Culture is religion externalised. It’s what you get when you practise your religion (your ‘cultus’) in public life. Harmony is what you get when that culture all flows from a single source.
Our culture includes our views on marriage, clothing, morality, seatbelts and the unborn. The laws we make are a reflection of those views and help give shape to our culture.
If we view Man as his own lord then our behaviour will reflect that belief and we will have a culture of defiance, along with laws that encourage it. If we acknowledge the Lordship of Jesus Christ in every area of life, we will have a culture of sacrificial love and harmony, both with God and man.
Harmony is God’s idea. It is contingent on the existence of one God whose law-word is the public and unifying religious principle (the ‘Cultus’) over all mankind.
Cultures clash because at their core they are operating under different religious beliefs – differences over what people regard as important in the world. Because this is the case, you simply can’t get harmony from cultural diversity.
Never-the-less, we try.
Living in a Multi Cultus
Some will argue that secularism is the only solution that guarantees inclusion. But secularism is just as much a religion as Hinduism and equally exclusive. It has a set of beliefs about the value of human life.
It also believes in the absolute exclusion of all religious values in the public sphere – except its own.
Harmony Day is our secular effort to secure peace and unity – or at least the appearance of it. It is an acknowledgement that we live in a broken world.
Here is a definition of the day from my own country, Australia, where the event is a big deal,
The ongoing theme of Harmony Day is ‘everyone belongs’. Harmony Day is a day of cultural respect for all. By participating in Harmony Day activities, we can learn and understand how all Australians equally belong to this nation and enrich it.
Sounds good. But do we all belong? Are our multiple cultures all accepted and respected?
Does “cultural respect for all” include respect for cultures that reject abortion? Can I still belong and find acceptance if I embrace female circumcision?
Probably not. So how does harmony work in a multi-cultural community where we are all submitting to different standards, different religious beliefs and laws? Look around. It doesn’t.
Disunity and Death
Given that we appear so bad at peace and harmony, it might be asked why we even care to pursue it.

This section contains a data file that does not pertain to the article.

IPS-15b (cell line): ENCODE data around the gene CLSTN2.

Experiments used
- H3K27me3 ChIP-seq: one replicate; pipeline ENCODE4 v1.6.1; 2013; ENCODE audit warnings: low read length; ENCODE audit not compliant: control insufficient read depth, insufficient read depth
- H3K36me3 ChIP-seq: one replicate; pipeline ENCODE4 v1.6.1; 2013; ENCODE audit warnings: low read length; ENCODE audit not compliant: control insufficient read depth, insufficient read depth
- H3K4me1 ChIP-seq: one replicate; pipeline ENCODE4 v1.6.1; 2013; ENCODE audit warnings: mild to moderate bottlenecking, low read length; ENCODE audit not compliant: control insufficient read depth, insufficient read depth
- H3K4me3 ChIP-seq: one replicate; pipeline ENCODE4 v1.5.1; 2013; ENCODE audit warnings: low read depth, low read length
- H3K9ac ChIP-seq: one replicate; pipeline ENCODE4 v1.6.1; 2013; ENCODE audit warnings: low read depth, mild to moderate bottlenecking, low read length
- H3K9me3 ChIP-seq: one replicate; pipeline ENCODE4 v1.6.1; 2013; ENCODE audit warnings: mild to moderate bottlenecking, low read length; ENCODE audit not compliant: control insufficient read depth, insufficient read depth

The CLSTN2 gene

We care because disunity and disharmony have always brought forth nothing but death. And if there is one thing that we all agree on, it’s that we don’t like death, at least, not our own.
But, death did not enter this world on account of neighbours who fight over cultural diversity. It entered this world on account of man’s broken relationship with God. The fighting came later.
Mankind sinned against God and one of the results was war. War with one another. James, a follower of Jesus put it this way,
What causes fights among you? Is it not that your passions are at war within you? You desire and don’t have so you murder. You covet and don’t obtain, so you fight and quarrel. (James 4:1)
Man is torn. He has a law written on his heart telling him to love his neighbour, but this law is at war with a jealous nature – a nature that began to dominate our lives when we turned away from God.
Paradoxically, the solution to the disunity that led to death, is another death – the death of Jesus Christ, in which our old self, along with its misplaced and selfish passions, also dies.
Many good people have sacrificed themselves in the cause of peace, but peace has failed to materialise outside of Jesus Christ, the Prince of Peace.
We keep sending our sons off to die in the hope of harmony, but harmony remains elusive.
Death in the pursuit of unity. It’s a heavy price to pay. But Jesus has paid the price in His own death and resurrection.
And so, we are left with a choice. We can go on sacrificing ourselves, our sons and our daughters for the cause. Alternatively, we can run our mock parades of harmony up and down the Côte d’Azur.
Or we can accept the sacrifice that God has already provided in the death of His Son.
A death that reunites and restores heaven and earth, God and Man and Man and Man. A reunion that breaks down the dividing wall of hostility and then liberates us equally under the grace of a merciful God.